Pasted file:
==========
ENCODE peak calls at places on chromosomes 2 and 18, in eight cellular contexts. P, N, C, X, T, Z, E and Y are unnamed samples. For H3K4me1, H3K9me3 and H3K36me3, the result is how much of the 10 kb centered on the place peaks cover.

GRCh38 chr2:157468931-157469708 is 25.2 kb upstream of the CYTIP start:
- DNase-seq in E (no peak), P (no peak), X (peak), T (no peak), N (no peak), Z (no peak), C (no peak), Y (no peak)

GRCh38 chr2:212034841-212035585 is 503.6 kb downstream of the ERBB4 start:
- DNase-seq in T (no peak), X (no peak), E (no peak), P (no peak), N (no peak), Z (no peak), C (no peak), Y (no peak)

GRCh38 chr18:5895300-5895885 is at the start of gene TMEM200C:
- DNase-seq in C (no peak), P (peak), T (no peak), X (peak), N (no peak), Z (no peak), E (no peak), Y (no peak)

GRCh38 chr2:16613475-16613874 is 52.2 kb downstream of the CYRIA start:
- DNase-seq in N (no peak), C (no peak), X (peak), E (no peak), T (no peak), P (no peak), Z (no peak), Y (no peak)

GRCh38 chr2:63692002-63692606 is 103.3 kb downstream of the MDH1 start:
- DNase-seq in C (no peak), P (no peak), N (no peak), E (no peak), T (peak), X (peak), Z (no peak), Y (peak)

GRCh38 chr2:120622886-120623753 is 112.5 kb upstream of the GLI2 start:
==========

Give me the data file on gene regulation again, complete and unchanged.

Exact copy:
ENCODE peak calls at places on chromosomes 2 and 18, in eight cellular contexts. P, N, C, X, T, Z, E and Y are unnamed samples. For H3K4me1, H3K9me3 and H3K36me3, the result is how much of the 10 kb centered on the place peaks cover.

GRCh38 chr2:157468931-157469708 is 25.2 kb upstream of the CYTIP start:
- DNase-seq in E (no peak), P (no peak), X (peak), T (no peak), N (no peak), Z (no peak), C (no peak), Y (no peak)

GRCh38 chr2:212034841-212035585 is 503.6 kb downstream of the ERBB4 start:
- DNase-seq in T (no peak), X (no peak), E (no peak), P (no peak), N (no peak), Z (no peak), C (no peak), Y (no peak)

GRCh38 chr18:5895300-5895885 is at the start of gene TMEM200C:
- DNase-seq in C (no peak), P (peak), T (no peak), X (peak), N (no peak), Z (no peak), E (no peak), Y (no peak)

GRCh38 chr2:16613475-16613874 is 52.2 kb downstream of the CYRIA start:
- DNase-seq in N (no peak), C (no peak), X (peak), E (no peak), T (no peak), P (no peak), Z (no peak), Y (no peak)

GRCh38 chr2:63692002-63692606 is 103.3 kb downstream of the MDH1 start:
- DNase-seq in C (no peak), P (no peak), N (no peak), E (no peak), T (peak), X (peak), Z (no peak), Y (peak)

GRCh38 chr2:120622886-120623753 is 112.5 kb upstream of the GLI2 start: